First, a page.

For example, let's say your home is worth $500,000. It was purchased 35 years ago for $35,000, and the mortgage has been paid off. If you were receiving 24-hour care valued at $15,000 a month, the equity in the home will be completely consumed in less than four years.
Often, the person who needs home care has too much in savings and other assets to meet Medicaid qualifications. If you have to pay for your own care, that means your life savings and net worth will ultimately be depleted by the cost, forcing you into poverty. Nothing will be left to pay for many basic necessities or any luxuries, and there won't be anything to leave to your heirs.
Compounding the difficulty is the fact that children are often not in a financial position to help in any significant way. But even if they are, what parent wants to burden their children and drain their assets to pay for their care? The children are trying to save for their own families and their own retirement needs.
Fortunately, a Lamson & Cutner Medicaid lawyer can assist you in handling the situation advantageously.
The single person's home care solution.
Lamson & Cutner's answer to the dilemma is a simple three-step plan. It can be implemented quickly, and provide Medicaid eligibility for home care within just a couple of months. Here's how it works:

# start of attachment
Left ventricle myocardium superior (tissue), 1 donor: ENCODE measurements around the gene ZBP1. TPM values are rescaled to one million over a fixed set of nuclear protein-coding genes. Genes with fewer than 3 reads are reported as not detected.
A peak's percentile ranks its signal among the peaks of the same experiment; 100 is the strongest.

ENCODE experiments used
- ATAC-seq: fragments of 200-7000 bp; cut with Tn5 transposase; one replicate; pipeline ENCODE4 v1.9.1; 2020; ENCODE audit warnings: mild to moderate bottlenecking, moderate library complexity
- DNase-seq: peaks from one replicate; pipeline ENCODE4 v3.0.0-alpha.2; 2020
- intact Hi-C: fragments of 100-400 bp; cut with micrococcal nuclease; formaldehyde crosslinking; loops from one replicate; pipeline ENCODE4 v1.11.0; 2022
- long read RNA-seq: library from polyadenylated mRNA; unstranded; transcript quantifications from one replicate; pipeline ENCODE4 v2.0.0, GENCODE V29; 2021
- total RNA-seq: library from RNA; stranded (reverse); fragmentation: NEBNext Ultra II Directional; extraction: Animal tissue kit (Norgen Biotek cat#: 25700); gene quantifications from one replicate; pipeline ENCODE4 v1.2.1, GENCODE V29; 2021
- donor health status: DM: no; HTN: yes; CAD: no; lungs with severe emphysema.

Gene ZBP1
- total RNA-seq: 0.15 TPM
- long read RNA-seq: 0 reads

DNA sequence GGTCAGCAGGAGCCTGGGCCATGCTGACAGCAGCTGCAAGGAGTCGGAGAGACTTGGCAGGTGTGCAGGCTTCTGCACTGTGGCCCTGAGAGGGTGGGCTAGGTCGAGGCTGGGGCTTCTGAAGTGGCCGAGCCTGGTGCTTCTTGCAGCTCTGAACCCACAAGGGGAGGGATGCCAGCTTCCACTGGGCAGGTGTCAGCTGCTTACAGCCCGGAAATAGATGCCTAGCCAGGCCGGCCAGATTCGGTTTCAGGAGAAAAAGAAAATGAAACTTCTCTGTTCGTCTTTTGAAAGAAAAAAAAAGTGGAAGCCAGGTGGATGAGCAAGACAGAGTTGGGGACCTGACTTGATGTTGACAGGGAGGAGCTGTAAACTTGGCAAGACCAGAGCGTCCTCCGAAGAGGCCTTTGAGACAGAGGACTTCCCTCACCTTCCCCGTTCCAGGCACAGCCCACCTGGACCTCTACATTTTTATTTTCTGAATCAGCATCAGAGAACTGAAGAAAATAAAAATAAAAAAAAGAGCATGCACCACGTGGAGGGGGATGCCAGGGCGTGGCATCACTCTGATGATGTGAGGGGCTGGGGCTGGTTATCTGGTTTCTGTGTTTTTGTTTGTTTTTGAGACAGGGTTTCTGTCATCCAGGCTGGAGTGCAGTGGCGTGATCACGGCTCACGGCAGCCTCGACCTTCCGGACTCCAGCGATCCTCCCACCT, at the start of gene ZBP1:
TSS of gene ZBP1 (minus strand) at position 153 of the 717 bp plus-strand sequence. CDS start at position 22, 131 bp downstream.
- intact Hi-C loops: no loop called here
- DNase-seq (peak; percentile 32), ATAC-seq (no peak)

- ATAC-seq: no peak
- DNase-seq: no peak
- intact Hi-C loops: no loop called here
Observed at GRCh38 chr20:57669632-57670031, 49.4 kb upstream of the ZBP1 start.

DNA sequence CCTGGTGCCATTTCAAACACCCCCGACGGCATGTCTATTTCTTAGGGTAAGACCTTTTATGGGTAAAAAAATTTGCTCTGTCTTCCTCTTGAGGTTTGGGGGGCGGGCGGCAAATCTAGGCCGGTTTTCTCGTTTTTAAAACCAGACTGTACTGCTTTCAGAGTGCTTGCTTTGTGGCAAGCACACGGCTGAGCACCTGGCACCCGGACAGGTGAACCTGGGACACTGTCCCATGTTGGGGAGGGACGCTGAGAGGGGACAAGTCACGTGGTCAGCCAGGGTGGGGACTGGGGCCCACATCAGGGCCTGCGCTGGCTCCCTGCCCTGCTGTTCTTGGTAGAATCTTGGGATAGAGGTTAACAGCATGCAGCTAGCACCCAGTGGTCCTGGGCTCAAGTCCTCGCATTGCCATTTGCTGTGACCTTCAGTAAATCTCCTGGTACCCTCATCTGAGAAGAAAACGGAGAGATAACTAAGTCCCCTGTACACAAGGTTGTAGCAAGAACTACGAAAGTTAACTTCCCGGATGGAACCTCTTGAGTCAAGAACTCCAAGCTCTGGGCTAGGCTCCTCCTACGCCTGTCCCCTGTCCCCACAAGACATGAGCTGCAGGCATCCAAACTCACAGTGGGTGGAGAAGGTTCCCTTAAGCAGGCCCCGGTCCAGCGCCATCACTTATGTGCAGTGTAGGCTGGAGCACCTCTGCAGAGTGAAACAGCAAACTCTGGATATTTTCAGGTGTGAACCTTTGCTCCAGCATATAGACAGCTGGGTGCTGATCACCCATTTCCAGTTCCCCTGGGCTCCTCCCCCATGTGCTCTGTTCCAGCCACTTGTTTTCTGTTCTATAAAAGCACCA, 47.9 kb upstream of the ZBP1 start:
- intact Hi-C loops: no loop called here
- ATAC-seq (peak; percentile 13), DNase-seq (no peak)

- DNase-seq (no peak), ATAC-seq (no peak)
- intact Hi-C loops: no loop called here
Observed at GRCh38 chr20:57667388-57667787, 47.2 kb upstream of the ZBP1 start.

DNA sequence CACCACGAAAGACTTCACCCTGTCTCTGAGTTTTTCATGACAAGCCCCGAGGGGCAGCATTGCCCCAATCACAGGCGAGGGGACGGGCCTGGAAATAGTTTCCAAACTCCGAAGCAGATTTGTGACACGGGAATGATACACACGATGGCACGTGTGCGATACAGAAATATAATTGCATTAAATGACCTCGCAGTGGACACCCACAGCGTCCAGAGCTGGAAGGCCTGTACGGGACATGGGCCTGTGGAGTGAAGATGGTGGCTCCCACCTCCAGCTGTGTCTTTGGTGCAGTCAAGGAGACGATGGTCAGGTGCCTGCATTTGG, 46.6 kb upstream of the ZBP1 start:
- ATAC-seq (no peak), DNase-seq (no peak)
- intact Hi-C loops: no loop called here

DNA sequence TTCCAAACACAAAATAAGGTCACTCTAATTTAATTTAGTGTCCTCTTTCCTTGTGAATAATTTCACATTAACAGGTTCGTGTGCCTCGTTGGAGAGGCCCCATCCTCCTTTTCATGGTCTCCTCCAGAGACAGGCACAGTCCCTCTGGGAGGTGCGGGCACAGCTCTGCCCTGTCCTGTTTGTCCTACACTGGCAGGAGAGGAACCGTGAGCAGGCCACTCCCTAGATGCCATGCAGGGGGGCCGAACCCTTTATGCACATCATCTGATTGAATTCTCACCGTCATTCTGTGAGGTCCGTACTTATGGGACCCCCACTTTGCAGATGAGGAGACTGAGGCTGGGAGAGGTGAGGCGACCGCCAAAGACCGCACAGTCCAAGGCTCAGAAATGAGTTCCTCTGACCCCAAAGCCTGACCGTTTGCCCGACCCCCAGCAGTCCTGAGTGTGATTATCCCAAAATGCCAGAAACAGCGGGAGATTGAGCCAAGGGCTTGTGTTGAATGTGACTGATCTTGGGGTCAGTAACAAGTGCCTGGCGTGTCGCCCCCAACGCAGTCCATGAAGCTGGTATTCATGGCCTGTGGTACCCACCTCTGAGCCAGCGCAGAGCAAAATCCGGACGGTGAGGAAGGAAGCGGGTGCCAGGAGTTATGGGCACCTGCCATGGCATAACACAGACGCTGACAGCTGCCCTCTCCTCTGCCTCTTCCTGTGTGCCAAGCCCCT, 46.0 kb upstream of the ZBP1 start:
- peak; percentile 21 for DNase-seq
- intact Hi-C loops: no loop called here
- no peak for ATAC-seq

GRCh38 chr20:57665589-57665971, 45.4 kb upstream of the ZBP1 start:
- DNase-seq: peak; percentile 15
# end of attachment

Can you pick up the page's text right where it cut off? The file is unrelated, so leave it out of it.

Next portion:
Step 1: If you own your home, transfer it to a protective trust, sometimes known as an Asset Protection Trust or a Medicaid Asset Protection Trust. Under New York law, a trust is a legal entity that is in effect considered to be a separate "person." Consequently, you no longer legally own any property placed in a trust. Generally, a child or other trusted person is named as trustee, and has specific requirements to follow for managing the assets in the trust. Here's how it will help you.
With this procedure, Medicaid can't place a lien against your property. It's also shielded against claims from other future creditors. That's important because if you simply transferred the property to your kids outside of a trust, it could have legal exposure. For example, a child can be the target of a lawsuit. He or she might get into an accident, suffer a business failure, or get divorced. Having the trust avoids these difficulties.
You get to live in the home for the rest of your life, and nobody can force you to move. After you pass on, it will be transferred to your children or anyone else you name, and they will be eligible for significant tax benefits.